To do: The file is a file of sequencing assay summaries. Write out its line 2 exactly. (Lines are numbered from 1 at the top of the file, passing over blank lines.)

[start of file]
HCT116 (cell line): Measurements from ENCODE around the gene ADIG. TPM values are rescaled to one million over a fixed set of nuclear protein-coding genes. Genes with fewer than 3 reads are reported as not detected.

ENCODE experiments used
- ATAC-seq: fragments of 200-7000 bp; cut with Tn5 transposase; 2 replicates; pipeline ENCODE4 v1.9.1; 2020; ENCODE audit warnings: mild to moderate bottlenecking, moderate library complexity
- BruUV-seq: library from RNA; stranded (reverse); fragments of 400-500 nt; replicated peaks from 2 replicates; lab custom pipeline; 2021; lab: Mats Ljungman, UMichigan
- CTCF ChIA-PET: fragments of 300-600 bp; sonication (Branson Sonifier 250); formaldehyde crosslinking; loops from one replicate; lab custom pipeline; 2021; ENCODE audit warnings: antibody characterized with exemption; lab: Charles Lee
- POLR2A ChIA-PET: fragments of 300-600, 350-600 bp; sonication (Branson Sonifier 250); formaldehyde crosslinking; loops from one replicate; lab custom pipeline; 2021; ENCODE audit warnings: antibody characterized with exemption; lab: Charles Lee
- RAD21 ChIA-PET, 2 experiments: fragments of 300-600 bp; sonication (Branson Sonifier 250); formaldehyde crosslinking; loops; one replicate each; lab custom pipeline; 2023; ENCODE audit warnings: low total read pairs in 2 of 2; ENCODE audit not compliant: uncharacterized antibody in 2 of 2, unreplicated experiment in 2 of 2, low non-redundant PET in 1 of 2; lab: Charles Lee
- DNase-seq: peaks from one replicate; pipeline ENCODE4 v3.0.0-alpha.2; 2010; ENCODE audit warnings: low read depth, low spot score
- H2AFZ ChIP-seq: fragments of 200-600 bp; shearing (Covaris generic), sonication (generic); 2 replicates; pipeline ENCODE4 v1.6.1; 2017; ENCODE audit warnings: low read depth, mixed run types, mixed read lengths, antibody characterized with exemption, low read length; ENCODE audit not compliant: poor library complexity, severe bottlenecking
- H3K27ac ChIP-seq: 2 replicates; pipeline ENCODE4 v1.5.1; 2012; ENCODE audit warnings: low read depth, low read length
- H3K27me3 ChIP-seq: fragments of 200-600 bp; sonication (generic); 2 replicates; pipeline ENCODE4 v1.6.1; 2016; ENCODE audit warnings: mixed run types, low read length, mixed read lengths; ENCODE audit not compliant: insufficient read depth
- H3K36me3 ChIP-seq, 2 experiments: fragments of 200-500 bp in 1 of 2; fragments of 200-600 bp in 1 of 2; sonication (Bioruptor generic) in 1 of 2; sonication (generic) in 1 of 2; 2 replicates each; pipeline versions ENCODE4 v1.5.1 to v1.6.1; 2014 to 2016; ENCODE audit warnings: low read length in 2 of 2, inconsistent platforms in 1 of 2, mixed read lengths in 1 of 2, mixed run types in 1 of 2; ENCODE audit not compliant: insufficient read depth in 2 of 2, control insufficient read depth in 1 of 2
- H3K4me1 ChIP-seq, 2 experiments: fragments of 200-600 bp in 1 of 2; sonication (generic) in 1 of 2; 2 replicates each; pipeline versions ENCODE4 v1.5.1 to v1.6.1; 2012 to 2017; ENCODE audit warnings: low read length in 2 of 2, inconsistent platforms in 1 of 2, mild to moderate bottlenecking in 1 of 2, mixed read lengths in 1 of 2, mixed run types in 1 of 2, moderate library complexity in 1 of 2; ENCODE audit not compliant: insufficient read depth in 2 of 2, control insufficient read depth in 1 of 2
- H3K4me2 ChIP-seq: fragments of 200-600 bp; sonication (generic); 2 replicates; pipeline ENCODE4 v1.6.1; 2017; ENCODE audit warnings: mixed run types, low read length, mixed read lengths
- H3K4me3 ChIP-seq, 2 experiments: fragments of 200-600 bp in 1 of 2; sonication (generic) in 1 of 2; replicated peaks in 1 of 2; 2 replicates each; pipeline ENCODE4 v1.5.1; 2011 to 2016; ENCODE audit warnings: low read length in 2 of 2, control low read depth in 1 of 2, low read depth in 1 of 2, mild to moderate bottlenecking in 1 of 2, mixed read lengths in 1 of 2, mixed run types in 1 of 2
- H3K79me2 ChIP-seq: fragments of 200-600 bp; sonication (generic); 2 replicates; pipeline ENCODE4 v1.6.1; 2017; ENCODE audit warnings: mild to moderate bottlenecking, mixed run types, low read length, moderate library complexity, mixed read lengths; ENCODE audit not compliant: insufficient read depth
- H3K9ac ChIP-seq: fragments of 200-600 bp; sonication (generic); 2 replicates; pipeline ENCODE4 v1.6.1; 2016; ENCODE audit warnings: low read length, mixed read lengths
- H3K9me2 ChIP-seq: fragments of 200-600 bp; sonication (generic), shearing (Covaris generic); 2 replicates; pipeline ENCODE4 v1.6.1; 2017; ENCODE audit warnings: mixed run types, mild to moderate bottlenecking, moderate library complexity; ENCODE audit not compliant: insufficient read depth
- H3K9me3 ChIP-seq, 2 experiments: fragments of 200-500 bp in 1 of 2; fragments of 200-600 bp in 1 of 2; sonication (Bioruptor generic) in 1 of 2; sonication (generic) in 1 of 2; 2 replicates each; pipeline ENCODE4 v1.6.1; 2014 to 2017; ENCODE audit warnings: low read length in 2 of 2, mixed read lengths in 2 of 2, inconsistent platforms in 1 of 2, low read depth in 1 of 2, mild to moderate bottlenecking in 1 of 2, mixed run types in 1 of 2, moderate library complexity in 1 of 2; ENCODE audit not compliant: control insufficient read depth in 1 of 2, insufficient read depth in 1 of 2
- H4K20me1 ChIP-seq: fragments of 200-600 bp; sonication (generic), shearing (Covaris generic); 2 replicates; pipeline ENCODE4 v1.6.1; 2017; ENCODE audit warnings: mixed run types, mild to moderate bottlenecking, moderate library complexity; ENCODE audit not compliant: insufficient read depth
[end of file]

ENCODE experiments used